With the recently exponential growth in smartphone and tablet usage, there has been a concurrent boom in the number of native mobile apps available to users for personal and professional use.
In the workplace, developers have been very successful at taking a desktop experience and making it touch-enabled for tablet users. Though functional, these apps are often very generic, require significant development, and don’t cater to multi-domain workflows.
Behind the scenes, developers have been tracking the improvement of another type of mobile app: HTML5 apps. It’s no secret that until recently, these apps lacked several critical features that would make them viable replacements for native apps, resulting in a gap between the two platforms.
Today, many of those issues have been resolved. For example, HTML5 apps now have the ability to detect a user’s location, store data locally on the device, and access information on a the device like contacts and downloads.
Soon the decision to build a native or HTML5 app won’t be determined exclusively by which platform delivers the best user experience since both will provide the desired speed, aesthetics, and ease-of-use.
As the two platforms – native and HTML5 – become equally robust, companies will opt for the option that:
Requires the least amount of development
Meets the needs of as many employees as possible
Why HTML5 apps have an edge
Ultimately, it comes down to choosing the platform that results in the lowest total cost to the company and that still drives greater productivity, revenue, etc.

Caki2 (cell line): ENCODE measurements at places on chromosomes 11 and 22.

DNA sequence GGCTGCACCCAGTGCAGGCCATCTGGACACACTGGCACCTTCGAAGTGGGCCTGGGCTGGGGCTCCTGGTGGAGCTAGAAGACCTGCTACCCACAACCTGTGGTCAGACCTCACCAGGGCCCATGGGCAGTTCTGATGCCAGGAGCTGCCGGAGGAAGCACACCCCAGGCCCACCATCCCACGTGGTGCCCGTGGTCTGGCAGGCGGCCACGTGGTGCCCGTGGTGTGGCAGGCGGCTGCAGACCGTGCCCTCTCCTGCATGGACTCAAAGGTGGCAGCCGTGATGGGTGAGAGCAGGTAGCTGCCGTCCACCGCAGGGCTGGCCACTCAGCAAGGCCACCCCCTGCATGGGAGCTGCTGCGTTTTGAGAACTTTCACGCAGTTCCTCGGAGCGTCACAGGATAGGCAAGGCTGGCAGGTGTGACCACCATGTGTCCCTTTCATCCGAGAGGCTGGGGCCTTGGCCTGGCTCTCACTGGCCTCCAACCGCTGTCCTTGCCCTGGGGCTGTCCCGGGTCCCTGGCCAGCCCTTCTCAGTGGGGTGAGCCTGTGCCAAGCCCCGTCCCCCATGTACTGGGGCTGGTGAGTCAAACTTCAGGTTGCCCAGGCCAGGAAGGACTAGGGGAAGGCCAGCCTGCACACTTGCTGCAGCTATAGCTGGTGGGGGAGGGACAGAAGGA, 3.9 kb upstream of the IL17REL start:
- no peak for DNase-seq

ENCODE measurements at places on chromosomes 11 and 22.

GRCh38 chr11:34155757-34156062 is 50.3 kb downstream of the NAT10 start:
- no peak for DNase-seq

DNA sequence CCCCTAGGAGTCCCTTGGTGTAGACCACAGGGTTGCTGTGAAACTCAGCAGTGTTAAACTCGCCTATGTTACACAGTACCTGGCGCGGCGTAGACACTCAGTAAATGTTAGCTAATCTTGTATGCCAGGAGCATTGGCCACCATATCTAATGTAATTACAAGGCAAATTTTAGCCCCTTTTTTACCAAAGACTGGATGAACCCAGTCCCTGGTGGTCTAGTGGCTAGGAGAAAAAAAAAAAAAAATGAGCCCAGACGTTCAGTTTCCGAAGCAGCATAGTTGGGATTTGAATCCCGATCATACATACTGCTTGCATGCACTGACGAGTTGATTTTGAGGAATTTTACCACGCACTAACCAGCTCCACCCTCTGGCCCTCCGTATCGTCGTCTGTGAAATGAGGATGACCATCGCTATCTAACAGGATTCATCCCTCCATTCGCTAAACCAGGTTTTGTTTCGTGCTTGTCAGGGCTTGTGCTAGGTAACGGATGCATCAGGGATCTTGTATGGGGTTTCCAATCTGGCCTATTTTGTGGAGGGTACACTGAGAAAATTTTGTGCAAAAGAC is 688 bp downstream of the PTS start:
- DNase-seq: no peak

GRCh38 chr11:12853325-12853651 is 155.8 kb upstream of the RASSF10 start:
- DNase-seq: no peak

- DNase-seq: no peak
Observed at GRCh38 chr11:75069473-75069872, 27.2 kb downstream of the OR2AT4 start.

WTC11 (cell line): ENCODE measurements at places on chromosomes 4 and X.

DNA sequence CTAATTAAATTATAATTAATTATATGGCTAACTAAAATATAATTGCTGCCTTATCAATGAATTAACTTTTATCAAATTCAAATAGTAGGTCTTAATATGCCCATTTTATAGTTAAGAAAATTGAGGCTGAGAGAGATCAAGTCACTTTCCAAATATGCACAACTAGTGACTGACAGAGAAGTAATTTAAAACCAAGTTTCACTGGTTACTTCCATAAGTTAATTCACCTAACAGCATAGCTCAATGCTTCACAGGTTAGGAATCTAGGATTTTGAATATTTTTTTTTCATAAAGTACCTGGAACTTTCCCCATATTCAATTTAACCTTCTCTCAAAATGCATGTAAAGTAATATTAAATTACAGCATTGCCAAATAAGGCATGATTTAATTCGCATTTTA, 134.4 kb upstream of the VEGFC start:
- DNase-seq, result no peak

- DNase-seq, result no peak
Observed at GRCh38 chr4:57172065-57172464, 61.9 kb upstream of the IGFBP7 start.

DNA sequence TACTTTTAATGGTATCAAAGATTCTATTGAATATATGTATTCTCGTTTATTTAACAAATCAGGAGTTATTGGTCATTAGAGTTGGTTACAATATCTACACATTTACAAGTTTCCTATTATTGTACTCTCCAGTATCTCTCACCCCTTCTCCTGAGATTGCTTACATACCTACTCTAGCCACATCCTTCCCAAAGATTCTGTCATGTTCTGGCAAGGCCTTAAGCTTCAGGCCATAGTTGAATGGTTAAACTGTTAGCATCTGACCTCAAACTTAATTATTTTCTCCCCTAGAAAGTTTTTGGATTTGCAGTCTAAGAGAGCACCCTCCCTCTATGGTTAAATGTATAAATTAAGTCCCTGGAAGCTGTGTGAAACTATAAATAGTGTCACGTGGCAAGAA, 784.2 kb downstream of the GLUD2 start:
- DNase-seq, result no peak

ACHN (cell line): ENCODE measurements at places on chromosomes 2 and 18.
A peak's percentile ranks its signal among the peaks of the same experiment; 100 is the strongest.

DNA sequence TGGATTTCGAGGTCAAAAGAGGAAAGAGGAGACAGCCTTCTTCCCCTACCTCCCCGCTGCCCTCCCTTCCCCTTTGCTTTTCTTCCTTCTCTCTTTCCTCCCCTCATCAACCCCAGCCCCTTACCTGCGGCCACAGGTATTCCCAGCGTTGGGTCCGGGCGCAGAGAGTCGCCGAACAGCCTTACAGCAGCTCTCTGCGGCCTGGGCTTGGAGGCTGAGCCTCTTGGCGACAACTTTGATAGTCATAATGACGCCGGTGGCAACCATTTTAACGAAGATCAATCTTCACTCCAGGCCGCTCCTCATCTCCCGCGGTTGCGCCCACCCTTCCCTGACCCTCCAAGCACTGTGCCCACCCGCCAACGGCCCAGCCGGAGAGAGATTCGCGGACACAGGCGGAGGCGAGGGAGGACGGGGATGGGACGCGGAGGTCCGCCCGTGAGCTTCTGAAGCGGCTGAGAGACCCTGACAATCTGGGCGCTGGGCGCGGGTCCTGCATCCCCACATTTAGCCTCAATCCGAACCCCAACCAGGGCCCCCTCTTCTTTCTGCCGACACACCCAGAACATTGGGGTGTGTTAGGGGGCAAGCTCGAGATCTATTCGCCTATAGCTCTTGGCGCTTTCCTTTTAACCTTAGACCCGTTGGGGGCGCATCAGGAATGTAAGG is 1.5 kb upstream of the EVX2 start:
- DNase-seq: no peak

In this scenario, HTML5 apps have a leg up for one main reason: the multiplier effect
Companies can’t get away with creating just one or two apps in the enterprise. Every employee has a different set of daily and weekly workflows even if two employees use the same software as a service (SaaS) tools on a regular basis. Therefore, companies developing effective mobility strategies must plan to develop dozens, if not hundreds, of mobile apps.
Multiply the number of apps times the number of operating systems a company supports and then factor in that some apps will need tweaking for tablets and CIOs are looking at a seemingly unrealistic number of apps that need to be built.
The equation reads like this:
The number of apps times the number of mobile operating systems times the time it takes to build the application times the cost of the application.
(Apps) x (# of OS) x (Time/App) x (Cost/App)
For native apps, this system doesn’t scale. HTML5 apps are much more scalable because they run on any device regardless of size or operating system and can be easily updated by the developer and pushed to the user instantly with no downloading required. As a result, the multiplier effect is greatly reduced.
At the end of the day, enterprise mobile apps just need to help people get their work done. If employees work better on a tablet or smartphone, then companies should enable them to be more productive in either of those environments. Native and HTML5 apps are both capable of reaching this end goal but at very different costs in terms of money, time, and resources.